What really is curiosity? In the following interview, Stefan Oschmann, Chairman of the Executive Board and CEO of Merck, explains what the most productive human trait means to him.

The four measurable dimensions of curiosity
  • Inquisitiveness
    A knack for asking questions and analyzing ideas
  • Creativity
    The willingness to try new approaches
  • Openness
    A preference for a variety of experiences and perspectives
  • Distress tolerance
    The ability to approach the new and unfamiliar with courage instead of fear

“We wanted to find out more about the causes, background and degrees of curiosity.”

Stefan Oschmann,
Chairman of the Executive Board and CEO of Merck

Personality profile of employees at organizations that encourage curiosity

in %
Distress tolerance
Employees who rate their organization as very encouraging or extremely encouraging of curiosity score above-average in all curiosity dimensions.

More information about the four dimensions of curiosity is available here:

Would you
have thought that

68% of employees in companies that promote curiosity are particularly creative?

At work, a curious person is more likely to ...

in %
seek out new experiences
bring an idea to life at work
have a unique talent at work

Employee distress tolerance

on a scale of 1 to 100

“The desire to learn and discover inspires us; it’s the driver of technological progress.”

Mr. Oschmann, are you a curious person?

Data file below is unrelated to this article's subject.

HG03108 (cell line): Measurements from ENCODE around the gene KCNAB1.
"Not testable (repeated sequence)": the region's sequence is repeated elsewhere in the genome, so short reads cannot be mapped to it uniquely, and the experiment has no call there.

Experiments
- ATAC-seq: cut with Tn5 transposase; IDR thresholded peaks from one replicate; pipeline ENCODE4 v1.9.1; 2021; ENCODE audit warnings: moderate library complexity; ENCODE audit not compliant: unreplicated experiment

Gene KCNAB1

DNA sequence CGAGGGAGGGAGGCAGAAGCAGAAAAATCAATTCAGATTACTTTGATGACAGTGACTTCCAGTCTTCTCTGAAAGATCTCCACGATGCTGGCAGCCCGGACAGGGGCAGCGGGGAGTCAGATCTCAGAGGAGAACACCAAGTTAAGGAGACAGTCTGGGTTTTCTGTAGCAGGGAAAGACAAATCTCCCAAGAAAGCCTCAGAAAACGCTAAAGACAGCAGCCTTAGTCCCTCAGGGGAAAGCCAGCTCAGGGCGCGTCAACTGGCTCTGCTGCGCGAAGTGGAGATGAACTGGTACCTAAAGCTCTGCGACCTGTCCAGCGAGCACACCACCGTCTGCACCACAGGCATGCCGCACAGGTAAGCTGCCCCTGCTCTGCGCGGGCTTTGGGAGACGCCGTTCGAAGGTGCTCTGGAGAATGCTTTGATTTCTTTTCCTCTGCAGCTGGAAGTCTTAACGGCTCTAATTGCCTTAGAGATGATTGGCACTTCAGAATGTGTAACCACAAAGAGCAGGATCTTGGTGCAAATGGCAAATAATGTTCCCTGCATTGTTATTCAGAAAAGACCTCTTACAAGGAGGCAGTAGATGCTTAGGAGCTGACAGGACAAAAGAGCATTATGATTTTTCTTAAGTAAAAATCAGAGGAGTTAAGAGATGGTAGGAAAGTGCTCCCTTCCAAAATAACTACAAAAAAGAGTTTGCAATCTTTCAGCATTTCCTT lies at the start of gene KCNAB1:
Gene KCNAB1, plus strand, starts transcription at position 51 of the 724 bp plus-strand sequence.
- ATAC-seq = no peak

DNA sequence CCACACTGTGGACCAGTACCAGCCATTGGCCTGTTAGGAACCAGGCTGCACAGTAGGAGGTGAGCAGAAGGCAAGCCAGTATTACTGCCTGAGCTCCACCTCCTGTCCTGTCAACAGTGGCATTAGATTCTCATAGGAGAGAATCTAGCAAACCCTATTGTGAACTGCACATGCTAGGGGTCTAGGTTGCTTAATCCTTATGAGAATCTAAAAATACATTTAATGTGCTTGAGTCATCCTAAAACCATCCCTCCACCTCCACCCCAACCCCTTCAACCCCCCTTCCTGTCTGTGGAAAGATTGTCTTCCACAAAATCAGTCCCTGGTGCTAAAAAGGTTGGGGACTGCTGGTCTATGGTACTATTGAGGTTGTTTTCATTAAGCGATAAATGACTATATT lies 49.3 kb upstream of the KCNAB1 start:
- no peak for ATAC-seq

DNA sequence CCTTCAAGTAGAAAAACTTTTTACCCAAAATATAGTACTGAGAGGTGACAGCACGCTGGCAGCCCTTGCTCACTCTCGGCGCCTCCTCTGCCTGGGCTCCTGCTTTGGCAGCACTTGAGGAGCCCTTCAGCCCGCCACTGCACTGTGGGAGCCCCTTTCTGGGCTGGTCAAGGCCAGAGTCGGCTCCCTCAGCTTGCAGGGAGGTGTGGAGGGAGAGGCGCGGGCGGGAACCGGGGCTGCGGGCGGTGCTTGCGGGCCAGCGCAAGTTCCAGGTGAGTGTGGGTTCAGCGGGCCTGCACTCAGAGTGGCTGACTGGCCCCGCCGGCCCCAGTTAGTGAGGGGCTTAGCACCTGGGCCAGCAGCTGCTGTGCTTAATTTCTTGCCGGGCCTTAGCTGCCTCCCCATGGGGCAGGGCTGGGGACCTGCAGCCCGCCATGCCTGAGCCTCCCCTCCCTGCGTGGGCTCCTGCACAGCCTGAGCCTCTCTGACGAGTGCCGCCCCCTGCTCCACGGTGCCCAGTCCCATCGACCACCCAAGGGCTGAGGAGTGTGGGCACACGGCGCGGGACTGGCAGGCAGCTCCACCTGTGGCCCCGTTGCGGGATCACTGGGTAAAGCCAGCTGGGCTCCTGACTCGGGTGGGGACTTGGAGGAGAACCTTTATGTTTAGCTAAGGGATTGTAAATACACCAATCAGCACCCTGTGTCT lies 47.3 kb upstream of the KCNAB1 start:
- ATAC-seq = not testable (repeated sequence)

Curiosity has driven me my entire life. That’s also why I really like being at Merck. After all, curiosity has a long tradition in this company. Over a period of nearly 350 years, curious people have transformed a pharmacy into a global science and technology company that now has more than 50,000 employees. The curiosity of our employees still drives us today. They fuel our businesses in Healthcare, Life Science and Performance Materials, thus safeguarding our competitiveness.

Merck recently launched a global curiosity campaign. Why?

Curiosity has always helped people to make important advances. The desire to learn and discover inspires us; it’s the driver of technological progress – from the stone tools used by cavemen to the wheel, the compass, letterpress printing and the microscope, all the way to the digital innovations of today. We need curiosity and a passion for discovery more than ever before, especially since we face tremendous global challenges. Megatrends such as a growing world population, the aging of many societies and climate change call for innovative solutions. And that’s where we want to contribute.